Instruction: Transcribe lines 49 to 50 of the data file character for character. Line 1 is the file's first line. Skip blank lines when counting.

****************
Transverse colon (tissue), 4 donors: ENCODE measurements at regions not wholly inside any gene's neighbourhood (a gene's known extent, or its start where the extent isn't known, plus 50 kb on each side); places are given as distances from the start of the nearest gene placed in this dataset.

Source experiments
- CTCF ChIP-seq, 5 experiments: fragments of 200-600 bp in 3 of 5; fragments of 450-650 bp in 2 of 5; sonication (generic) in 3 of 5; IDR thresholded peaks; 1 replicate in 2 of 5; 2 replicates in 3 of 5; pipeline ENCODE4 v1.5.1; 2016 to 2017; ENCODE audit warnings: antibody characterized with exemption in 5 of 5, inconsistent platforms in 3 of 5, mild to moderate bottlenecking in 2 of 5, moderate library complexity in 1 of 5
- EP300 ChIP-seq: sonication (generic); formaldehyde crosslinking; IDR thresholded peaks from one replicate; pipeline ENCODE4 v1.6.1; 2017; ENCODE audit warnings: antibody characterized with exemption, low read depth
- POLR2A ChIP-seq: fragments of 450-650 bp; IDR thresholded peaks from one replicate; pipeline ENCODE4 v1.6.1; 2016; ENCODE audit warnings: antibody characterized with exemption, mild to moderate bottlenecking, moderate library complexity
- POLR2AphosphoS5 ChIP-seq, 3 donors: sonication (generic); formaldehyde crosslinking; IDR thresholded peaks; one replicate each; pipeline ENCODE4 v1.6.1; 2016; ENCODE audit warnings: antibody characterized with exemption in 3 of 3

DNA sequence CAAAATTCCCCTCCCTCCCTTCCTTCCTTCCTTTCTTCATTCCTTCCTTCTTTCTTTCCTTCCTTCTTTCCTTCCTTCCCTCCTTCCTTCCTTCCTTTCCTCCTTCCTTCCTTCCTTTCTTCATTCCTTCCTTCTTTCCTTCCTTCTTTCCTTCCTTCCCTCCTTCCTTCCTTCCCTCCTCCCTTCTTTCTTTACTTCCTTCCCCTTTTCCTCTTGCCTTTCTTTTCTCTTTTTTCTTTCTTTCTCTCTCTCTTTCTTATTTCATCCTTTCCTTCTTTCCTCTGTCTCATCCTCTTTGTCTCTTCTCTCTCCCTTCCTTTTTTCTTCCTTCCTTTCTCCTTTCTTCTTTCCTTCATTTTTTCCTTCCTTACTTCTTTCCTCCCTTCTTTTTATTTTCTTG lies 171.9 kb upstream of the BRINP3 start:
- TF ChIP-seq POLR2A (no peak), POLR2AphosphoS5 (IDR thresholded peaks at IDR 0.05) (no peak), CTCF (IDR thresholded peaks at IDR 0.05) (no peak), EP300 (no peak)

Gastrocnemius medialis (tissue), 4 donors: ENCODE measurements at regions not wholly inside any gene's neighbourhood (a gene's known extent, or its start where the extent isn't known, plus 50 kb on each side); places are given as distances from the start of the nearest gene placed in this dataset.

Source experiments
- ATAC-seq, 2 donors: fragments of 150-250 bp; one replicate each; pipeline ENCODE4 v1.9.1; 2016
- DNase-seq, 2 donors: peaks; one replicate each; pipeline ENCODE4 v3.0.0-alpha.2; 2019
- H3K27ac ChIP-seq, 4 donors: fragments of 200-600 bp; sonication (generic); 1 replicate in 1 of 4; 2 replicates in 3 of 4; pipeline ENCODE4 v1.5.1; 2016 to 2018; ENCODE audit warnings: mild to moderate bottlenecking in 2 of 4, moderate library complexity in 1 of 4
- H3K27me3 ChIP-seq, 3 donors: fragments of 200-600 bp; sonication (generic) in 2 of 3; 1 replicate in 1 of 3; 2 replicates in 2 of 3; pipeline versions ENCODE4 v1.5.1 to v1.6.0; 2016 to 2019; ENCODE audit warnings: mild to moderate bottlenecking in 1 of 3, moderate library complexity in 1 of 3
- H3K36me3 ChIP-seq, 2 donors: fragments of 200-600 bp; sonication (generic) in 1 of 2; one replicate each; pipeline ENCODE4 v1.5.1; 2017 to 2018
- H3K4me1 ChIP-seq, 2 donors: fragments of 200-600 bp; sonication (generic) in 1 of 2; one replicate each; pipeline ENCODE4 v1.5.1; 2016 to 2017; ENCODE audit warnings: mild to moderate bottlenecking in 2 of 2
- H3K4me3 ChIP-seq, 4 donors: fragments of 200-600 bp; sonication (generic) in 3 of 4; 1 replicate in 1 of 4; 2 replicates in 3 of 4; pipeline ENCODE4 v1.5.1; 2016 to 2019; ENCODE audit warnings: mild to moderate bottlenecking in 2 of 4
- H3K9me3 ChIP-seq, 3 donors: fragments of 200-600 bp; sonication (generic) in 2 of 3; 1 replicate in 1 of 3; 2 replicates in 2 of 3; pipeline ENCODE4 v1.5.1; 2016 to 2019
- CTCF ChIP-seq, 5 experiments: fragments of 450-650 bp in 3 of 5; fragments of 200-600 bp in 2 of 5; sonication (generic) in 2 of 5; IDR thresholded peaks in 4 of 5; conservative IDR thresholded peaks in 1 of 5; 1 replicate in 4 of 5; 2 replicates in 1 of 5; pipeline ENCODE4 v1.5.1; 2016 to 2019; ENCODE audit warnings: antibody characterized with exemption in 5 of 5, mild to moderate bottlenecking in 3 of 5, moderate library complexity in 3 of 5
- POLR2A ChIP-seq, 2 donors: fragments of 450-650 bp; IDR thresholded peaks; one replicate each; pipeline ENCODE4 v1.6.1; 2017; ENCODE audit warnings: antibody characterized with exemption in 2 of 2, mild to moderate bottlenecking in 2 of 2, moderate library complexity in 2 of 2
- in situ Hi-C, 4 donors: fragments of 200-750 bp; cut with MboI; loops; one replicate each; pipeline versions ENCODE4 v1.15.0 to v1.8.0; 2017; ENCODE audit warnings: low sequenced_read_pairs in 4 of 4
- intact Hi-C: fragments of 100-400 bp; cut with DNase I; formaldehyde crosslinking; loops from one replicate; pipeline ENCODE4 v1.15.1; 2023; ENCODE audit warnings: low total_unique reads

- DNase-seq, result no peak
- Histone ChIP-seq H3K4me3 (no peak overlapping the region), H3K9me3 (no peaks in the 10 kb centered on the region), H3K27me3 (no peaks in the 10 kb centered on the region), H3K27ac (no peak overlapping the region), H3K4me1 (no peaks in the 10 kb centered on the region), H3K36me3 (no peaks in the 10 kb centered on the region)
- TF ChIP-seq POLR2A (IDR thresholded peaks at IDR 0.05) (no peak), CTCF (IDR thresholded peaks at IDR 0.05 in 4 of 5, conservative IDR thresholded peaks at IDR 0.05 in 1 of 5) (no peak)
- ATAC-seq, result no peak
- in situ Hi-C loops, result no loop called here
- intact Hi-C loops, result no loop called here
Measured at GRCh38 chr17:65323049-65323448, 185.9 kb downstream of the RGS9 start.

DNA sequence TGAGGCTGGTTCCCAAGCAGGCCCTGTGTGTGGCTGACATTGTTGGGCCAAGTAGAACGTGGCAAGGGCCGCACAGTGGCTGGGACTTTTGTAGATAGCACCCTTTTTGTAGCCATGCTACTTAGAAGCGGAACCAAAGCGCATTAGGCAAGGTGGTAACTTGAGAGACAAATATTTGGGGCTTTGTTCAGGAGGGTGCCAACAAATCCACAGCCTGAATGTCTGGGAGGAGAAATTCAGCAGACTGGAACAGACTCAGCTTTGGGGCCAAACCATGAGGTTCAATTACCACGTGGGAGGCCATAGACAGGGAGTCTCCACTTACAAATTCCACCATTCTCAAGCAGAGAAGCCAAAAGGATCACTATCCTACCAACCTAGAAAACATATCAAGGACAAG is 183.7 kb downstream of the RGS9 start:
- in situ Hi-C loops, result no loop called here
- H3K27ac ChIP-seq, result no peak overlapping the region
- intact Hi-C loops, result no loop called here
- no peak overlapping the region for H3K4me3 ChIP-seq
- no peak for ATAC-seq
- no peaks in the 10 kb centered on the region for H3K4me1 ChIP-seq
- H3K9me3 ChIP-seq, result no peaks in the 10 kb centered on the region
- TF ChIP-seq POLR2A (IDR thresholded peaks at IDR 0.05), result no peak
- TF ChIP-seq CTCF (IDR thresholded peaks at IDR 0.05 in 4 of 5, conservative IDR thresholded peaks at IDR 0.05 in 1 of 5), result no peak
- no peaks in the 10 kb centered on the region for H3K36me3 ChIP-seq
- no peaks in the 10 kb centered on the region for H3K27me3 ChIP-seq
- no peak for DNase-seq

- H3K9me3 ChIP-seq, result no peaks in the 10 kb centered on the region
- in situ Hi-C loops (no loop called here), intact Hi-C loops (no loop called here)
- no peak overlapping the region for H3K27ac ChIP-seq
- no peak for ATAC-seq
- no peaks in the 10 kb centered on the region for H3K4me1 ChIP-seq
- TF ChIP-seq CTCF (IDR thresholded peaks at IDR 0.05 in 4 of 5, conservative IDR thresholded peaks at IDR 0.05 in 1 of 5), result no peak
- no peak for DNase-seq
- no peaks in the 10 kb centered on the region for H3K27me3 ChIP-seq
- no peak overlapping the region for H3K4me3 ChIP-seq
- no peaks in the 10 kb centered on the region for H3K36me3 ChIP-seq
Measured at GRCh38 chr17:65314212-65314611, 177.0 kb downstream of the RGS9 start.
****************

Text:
- no peak for DNase-seq
- no peaks in the 10 kb centered on the region for H3K27me3 ChIP-seq